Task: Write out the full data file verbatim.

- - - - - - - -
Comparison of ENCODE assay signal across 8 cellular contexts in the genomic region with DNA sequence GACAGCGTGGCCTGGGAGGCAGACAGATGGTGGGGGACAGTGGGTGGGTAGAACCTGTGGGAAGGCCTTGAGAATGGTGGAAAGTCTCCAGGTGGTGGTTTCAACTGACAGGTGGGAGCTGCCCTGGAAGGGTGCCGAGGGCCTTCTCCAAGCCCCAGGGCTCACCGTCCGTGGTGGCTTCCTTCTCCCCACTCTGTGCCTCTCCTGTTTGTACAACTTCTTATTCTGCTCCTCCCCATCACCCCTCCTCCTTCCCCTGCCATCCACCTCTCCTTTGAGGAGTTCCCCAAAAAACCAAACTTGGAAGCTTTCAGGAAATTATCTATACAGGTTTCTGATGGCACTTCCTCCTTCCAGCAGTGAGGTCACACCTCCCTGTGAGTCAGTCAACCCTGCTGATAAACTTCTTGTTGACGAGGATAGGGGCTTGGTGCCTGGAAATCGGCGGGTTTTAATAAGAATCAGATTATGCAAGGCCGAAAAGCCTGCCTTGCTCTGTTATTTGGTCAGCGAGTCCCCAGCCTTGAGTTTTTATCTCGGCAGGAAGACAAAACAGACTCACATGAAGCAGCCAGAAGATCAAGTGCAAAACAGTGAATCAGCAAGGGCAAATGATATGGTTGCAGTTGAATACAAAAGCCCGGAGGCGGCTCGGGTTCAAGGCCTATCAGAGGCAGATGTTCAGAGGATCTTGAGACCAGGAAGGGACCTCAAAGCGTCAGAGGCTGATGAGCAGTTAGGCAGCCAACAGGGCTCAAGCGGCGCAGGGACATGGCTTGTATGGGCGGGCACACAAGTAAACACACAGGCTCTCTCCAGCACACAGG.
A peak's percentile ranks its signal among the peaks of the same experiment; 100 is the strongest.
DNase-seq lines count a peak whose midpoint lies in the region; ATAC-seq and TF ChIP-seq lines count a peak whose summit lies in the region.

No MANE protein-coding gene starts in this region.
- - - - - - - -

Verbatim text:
Comparison of ENCODE assay signal across 8 cellular contexts in the genomic region with DNA sequence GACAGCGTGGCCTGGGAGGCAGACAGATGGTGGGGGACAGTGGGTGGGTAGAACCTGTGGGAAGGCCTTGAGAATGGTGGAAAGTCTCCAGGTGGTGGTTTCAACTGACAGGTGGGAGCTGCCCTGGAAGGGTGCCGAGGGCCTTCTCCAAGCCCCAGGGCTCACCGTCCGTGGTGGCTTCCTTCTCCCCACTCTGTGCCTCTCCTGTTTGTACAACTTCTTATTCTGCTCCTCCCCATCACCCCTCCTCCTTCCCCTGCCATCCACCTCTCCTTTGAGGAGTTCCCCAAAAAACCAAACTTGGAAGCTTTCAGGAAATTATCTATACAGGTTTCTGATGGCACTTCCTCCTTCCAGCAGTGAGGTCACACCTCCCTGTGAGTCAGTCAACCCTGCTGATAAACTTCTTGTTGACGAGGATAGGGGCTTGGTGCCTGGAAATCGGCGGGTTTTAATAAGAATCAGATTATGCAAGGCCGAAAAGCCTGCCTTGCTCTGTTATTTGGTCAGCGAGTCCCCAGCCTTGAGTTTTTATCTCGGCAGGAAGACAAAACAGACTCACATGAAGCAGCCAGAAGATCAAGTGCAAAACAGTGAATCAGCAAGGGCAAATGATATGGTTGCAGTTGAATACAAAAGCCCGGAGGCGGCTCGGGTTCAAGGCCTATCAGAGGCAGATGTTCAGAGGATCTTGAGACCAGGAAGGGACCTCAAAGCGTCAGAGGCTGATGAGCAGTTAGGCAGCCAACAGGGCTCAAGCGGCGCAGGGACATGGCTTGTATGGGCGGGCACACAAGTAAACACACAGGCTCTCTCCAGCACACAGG.
A peak's percentile ranks its signal among the peaks of the same experiment; 100 is the strongest.
DNase-seq lines count a peak whose midpoint lies in the region; ATAC-seq and TF ChIP-seq lines count a peak whose summit lies in the region.

No MANE protein-coding gene starts in this region.